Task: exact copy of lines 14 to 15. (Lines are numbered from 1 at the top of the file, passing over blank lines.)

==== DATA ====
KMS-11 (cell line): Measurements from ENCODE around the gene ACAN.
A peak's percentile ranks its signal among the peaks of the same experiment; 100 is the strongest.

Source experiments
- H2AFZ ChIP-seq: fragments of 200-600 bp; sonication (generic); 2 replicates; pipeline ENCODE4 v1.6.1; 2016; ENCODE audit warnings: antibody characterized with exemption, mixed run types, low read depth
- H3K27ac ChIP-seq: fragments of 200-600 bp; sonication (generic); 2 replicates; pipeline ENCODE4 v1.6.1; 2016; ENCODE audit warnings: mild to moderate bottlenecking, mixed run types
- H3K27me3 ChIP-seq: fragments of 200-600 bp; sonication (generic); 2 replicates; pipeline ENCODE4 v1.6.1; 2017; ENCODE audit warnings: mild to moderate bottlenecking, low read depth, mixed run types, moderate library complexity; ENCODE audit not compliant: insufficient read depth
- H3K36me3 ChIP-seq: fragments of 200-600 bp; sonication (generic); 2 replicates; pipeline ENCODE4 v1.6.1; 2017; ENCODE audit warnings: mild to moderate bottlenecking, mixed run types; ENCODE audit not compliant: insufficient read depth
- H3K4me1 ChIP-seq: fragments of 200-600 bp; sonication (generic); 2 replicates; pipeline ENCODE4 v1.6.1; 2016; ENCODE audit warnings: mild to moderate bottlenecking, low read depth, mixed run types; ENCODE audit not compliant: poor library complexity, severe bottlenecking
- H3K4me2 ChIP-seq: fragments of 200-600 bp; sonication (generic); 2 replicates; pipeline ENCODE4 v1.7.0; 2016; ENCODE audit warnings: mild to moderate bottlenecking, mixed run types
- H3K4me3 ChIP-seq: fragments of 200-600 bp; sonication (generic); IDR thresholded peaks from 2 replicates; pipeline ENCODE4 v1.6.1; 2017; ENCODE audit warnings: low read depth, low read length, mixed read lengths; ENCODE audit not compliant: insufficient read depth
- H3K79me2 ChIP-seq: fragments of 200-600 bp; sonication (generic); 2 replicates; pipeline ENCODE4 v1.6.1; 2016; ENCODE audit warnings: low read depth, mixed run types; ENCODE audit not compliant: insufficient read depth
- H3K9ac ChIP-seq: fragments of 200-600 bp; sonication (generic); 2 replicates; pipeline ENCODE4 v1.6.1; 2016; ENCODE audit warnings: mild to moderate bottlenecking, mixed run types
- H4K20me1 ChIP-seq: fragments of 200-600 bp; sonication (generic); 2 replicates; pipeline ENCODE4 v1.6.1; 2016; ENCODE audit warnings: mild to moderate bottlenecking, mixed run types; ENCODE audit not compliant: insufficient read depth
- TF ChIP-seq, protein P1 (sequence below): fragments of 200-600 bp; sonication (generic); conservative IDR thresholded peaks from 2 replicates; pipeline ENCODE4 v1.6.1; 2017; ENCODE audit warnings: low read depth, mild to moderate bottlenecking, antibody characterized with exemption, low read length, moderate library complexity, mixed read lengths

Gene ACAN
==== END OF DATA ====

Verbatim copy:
- TF ChIP-seq, protein P1 (sequence below): fragments of 200-600 bp; sonication (generic); conservative IDR thresholded peaks from 2 replicates; pipeline ENCODE4 v1.6.1; 2017; ENCODE audit warnings: low read depth, mild to moderate bottlenecking, antibody characterized with exemption, low read length, moderate library complexity, mixed read lengths

Gene ACAN